The ABA Business Law Section, Spring Meeting, shared this presentation, laying out some useful information regarding the Depository Trust & Clearing Corporation. The material is of particular relevance to those interested in appraisal rights; the continuous holder requirement – which requires appraisal seekers to have continuously held their stock from the time of making their appraisal demand through the deal closing – requires a petitioner to overcome procedural hurdles in order to exercise appraisal and make sure their claim is not subject to challenge. This presentation gives an overview of some of the recent case law, including the Dell matter, for those interested in the nuts and bolts of exercising appraisal rights.
Conyers Dill & Pearman, a firm with offices in, among other places, Bermuda and the Cayman Islands, prepared this write-up on the use of appraisal rights in the Cayman Islands. Like Delaware, the Cayman Islands have seen an uptick in shareholders exercising their appraisal rights to seek fair value for their shares. A prior article by Conyers Dill provides extensive background on the availability of appraisal rights in the Cayman Islands; the firm has also written on the principles considered by Cayman courts in determining fair value. While Delaware is the focus of appraisal activity in the United States, there are appraisal issues and opportunities in other states and around the world.
** We thank Bernadette Carey of Conyers Dill for corresponding with us about that firm’s knowledge of Cayman appraisal rights. Lowenstein Sandler LLP does not practice in the Cayman Islands.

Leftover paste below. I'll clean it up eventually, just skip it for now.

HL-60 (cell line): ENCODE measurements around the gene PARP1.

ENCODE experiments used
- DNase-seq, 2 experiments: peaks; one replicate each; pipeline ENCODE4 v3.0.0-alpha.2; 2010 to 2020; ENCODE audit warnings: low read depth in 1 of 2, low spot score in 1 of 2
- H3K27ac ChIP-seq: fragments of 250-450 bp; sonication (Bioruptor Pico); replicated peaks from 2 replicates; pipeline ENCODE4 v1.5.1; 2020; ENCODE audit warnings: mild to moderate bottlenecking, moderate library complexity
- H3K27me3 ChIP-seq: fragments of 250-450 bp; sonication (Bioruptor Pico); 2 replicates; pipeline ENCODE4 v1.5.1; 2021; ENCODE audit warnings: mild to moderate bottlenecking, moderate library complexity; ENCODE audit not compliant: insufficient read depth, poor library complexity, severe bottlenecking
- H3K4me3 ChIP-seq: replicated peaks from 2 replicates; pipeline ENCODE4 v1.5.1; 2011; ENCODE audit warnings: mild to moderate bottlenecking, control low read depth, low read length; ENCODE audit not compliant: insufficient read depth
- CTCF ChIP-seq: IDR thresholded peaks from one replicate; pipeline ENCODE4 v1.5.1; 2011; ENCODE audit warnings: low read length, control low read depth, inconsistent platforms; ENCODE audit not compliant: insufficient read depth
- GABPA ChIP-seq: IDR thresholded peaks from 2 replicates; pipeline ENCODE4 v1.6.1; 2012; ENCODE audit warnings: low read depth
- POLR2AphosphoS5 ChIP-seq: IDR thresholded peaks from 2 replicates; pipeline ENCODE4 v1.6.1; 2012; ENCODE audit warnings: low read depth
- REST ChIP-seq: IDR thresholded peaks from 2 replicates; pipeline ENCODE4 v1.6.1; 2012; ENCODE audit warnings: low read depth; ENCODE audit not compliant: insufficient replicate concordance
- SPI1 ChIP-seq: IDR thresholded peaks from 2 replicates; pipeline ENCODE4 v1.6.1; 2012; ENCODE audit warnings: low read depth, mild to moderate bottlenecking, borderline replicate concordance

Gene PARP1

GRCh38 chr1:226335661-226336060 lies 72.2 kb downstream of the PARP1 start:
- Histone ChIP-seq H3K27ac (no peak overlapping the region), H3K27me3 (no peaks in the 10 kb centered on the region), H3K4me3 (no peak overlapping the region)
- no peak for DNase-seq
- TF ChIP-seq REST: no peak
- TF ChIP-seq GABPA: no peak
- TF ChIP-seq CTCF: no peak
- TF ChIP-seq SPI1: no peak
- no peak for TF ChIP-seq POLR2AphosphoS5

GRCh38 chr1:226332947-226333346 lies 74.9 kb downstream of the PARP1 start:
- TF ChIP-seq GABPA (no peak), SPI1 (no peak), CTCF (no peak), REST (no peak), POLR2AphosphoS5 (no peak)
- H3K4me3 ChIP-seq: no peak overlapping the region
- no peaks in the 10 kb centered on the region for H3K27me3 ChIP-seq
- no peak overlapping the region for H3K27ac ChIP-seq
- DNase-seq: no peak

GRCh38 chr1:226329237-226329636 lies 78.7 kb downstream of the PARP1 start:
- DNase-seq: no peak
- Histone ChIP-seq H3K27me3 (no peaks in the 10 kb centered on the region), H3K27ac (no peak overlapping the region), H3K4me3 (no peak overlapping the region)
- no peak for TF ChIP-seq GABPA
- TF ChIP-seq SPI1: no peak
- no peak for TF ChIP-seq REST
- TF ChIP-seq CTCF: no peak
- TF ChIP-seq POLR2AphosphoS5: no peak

Blockchain: The idea of distributed ledger technology – usually associated with “cryptocurrency” like bitcoin – may be coming to the world of appraisal rights in the near future. As reported by Bloomberg BNA, Delaware’s legislature is considering facilitating the use of blockchain technology with respect to share ownership. As recent cases have shown, pursuit of appraisal rights is critically related to an understanding of the actual system of share ownership involving the Depository Trust & Clearing Corporation and intermediaries in the U.S., a process that, for the appraisal claimant, can be fraught with peril. Blockchain is one potential solution to simplify the record keeping of who owns what shares and how they own them. The relevant proposed legislation is available here.
The Financial Times published this critical assessment [$$$] of the DFC Global ruling and of the appraisal arbitrage strategy more generally, observing that the pending DFC Global appeal frames the current debate about what role, if any, merger price should play in appraisal cases.
Last week the Federal Reserve issued another rate hike, just months after its December rate increase. The recent hike has increased the Fed’s discount rate — also known as its primary credit rate — by 0.25%, up to 1.50%. Effective as of March 16, 2017, this will increase the rate of statutory interest in appraisal cases to 6.50%, compounded quarterly, as the appraisal statute sets interest at 5% over the Federal Reserve discount rate.